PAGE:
Daniel Lutz has lived in the shadow of The Amityville Horror his whole life

My Amityville Horror

What is it like to live with the stigma of being involved in arguably the most controversial real-life haunted house story ever told? In the new documentary My Amityville Horror, Daniel Lutz tells his story for the very first time.

Daniel Lutz stands in front of the real-life Amityville horror house at 112 Ocean Ave in Amityville, NY

There has been much speculation about the events that took place in the 28 days between December 1975 and January 1976 while the Lutz family occupied the house at 112 Ocean Ave in Amityville, NY. Over the years dozens of books and movies have weaved supernatural tales of a demonic pig creature with glowing red eyes, swarms of flies, levitation and much more, all seemingly correlating to the brutal DeFeo murders in the house 13 months earlier.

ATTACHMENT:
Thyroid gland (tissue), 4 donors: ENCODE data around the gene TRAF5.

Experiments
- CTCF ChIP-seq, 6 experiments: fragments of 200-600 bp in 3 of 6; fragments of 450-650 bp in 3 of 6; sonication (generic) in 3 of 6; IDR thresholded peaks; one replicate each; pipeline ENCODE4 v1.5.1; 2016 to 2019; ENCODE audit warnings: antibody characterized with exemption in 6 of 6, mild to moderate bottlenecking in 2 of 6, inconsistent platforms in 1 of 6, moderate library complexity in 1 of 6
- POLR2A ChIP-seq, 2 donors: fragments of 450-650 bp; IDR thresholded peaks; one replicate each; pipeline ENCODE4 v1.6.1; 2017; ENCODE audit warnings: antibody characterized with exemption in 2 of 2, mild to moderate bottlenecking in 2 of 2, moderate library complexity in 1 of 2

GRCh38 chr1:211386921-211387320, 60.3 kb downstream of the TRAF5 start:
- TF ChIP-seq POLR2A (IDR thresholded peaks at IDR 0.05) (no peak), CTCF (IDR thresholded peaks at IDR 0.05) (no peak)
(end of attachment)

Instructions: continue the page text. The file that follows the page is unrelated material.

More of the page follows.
Daniel Lutz has lived in the shadow of The Amityville Horror his whole lifeNewlyweds George and Kathy Lutz moved into the now infamous Amityville house to a start a new life. Daniel, who was just nine years old at the time, was the oldest of Kathy’s three children from a previous marriage. Now, close to 40 years after his family fled the house in terror, the stonemason living in Queens is the subject of the documentary My Amityville Horror as the “lost witness to a world famous haunting.”

Throughout the interview with director Eric Walter, Daniel claims he always just wanted a chance to tell his story, while alternately seeming to feign anger toward Walter for making him dredge up old traumas. As he begins to tell his story, he seems to be doing nothing more than recounting scenes from the movie alongside deep-seated emotional issues with his domineering step-father. His recollection of events tend to seem contrived, disassociated. Besides a rather unbelievable claim of having witnessed George practicing telekinesis in the garage one day, he brings no new details or insight to the table.